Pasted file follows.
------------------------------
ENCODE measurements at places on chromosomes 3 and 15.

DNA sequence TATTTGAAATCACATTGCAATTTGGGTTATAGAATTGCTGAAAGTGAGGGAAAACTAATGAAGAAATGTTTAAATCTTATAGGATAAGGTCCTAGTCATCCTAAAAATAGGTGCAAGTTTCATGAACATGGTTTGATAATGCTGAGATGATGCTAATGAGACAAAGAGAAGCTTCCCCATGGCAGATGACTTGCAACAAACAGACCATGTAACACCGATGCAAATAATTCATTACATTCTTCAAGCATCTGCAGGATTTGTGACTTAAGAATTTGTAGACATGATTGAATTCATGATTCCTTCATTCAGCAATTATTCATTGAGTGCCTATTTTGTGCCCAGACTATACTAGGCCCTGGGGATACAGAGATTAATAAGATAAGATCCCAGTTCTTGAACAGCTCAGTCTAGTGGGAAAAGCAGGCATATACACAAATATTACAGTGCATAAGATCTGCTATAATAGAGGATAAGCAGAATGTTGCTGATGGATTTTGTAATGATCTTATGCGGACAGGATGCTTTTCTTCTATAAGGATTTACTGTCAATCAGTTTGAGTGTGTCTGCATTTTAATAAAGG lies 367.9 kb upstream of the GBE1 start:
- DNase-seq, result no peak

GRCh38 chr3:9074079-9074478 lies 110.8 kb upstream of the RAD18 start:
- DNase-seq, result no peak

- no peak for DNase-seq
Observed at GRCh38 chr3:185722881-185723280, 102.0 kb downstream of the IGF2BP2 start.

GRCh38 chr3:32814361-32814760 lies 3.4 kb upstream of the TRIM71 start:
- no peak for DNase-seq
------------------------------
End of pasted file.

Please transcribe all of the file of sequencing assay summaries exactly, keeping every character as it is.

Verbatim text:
ENCODE measurements at places on chromosomes 3 and 15.

DNA sequence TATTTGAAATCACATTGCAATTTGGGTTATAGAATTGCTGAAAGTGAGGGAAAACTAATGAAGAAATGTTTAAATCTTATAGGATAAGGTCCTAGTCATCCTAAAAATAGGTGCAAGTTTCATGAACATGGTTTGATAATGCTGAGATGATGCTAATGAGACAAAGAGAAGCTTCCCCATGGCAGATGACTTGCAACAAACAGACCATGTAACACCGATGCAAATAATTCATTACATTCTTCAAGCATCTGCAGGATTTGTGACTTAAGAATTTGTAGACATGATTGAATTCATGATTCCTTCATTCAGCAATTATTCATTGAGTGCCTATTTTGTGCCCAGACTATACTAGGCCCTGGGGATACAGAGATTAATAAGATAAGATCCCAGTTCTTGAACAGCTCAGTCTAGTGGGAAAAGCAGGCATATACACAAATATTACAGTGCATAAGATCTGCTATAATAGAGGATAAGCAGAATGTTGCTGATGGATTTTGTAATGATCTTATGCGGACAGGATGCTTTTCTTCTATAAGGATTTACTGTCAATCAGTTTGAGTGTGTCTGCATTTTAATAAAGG lies 367.9 kb upstream of the GBE1 start:
- DNase-seq, result no peak

GRCh38 chr3:9074079-9074478 lies 110.8 kb upstream of the RAD18 start:
- DNase-seq, result no peak

- no peak for DNase-seq
Observed at GRCh38 chr3:185722881-185723280, 102.0 kb downstream of the IGF2BP2 start.

GRCh38 chr3:32814361-32814760 lies 3.4 kb upstream of the TRIM71 start:
- no peak for DNase-seq